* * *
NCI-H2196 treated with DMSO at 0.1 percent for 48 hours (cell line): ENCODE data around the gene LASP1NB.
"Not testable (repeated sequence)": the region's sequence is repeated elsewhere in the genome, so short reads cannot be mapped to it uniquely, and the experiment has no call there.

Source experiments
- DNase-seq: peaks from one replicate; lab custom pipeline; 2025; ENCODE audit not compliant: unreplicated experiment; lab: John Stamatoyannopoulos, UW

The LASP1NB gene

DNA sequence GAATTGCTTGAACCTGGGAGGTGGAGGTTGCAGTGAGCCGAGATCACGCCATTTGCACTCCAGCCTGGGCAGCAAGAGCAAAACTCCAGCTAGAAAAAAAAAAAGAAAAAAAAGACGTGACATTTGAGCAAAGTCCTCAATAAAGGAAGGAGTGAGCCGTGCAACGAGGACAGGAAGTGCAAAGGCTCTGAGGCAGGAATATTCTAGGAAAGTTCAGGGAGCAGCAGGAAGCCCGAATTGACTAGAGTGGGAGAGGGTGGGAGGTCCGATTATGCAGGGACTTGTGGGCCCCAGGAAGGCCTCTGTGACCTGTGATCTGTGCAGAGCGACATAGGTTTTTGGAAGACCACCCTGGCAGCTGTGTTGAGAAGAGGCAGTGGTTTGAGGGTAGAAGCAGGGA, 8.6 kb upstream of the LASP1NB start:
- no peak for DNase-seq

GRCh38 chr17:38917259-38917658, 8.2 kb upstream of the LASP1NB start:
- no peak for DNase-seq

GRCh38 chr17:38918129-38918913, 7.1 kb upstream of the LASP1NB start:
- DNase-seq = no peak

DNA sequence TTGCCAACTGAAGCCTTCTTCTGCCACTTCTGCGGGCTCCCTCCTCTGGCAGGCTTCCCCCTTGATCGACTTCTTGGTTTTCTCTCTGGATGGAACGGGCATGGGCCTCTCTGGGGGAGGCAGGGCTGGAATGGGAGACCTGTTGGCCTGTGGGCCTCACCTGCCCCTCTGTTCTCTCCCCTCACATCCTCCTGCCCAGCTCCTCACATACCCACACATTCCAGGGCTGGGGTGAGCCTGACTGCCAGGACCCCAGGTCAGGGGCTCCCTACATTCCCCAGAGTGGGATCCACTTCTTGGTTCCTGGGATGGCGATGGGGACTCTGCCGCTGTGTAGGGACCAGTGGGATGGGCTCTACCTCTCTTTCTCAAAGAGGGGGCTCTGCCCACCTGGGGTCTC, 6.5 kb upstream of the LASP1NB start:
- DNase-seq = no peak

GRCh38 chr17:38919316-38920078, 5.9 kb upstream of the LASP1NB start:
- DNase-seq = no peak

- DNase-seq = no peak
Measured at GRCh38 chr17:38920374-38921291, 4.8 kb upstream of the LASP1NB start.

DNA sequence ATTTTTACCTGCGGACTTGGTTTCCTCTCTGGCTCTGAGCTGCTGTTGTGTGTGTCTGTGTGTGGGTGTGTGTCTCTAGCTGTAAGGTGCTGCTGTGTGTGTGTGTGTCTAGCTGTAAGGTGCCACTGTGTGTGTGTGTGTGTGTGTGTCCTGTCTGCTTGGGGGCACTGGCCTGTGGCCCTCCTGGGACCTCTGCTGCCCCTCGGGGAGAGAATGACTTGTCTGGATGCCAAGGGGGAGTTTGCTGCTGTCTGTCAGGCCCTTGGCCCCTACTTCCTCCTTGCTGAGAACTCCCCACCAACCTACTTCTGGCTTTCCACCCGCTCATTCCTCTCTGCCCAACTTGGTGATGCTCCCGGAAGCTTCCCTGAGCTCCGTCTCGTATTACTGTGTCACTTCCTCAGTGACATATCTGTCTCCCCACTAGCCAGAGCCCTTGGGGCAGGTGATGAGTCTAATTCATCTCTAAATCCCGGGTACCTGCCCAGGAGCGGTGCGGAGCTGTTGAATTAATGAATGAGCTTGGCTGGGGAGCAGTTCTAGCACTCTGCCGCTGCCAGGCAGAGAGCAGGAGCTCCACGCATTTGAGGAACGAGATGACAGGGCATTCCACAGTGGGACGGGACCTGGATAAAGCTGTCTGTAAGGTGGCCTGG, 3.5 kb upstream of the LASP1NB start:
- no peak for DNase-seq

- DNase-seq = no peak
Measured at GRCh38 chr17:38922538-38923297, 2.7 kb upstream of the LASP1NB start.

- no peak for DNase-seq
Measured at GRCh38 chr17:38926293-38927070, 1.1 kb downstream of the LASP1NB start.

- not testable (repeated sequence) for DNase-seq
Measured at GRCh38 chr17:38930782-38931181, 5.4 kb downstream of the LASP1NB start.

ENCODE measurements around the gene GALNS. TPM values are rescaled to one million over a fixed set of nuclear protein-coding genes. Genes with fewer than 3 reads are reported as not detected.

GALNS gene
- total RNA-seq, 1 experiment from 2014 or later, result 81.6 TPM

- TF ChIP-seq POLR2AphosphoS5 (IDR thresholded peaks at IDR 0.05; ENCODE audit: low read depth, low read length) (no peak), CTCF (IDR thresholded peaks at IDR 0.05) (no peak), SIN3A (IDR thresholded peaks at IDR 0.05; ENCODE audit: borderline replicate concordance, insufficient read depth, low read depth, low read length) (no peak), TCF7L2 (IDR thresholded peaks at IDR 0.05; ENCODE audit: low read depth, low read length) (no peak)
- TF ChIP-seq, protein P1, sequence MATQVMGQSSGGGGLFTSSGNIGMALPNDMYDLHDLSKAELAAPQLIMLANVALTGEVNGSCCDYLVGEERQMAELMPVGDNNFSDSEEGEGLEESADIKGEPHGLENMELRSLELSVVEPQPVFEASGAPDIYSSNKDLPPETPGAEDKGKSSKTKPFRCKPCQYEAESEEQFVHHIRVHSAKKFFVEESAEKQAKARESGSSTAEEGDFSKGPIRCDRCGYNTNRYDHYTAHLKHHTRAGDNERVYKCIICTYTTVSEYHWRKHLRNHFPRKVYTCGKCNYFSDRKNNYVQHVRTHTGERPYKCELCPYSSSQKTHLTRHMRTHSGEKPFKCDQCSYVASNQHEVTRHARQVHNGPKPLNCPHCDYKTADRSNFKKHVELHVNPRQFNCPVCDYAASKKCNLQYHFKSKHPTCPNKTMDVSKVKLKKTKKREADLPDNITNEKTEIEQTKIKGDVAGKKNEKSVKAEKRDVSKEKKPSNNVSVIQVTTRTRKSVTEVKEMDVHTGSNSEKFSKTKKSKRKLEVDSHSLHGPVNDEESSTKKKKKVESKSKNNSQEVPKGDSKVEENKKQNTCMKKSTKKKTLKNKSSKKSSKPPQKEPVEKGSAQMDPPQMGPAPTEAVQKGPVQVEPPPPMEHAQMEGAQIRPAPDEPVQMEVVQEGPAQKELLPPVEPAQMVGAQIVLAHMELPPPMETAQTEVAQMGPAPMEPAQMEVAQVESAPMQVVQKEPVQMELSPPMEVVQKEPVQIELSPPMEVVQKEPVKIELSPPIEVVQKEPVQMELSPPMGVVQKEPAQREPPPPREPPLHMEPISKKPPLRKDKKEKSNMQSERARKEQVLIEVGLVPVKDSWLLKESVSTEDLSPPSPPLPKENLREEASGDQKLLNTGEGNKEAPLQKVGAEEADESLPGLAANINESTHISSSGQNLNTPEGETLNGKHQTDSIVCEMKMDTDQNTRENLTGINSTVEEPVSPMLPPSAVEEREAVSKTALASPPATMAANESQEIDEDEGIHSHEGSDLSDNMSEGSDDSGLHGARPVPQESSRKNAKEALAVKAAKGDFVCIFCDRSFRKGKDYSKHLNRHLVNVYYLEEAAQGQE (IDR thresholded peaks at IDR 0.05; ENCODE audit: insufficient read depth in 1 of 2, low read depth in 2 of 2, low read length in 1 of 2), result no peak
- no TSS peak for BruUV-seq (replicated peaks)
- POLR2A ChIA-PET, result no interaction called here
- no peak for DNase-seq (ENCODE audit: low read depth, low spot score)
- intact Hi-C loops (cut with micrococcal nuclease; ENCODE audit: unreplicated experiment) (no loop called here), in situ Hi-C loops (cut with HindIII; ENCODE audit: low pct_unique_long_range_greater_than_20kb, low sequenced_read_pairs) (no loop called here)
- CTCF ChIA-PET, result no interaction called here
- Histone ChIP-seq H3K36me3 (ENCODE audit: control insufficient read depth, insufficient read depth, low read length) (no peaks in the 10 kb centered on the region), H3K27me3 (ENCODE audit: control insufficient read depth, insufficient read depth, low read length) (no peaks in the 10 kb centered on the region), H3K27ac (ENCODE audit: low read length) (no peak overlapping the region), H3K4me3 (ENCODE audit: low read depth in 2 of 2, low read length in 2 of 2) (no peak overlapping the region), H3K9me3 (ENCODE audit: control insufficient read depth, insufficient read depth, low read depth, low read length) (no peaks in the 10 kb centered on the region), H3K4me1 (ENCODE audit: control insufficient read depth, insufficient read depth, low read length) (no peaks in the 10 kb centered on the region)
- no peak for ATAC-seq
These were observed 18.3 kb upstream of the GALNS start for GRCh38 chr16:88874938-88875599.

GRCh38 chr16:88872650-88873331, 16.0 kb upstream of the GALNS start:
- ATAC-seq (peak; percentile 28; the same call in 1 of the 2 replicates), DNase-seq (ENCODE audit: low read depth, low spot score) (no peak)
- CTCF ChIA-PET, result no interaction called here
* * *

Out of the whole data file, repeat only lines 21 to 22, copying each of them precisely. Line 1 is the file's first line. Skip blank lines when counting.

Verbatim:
Measured at GRCh38 chr17:38922538-38923297, 2.7 kb upstream of the LASP1NB start.

- no peak for DNase-seq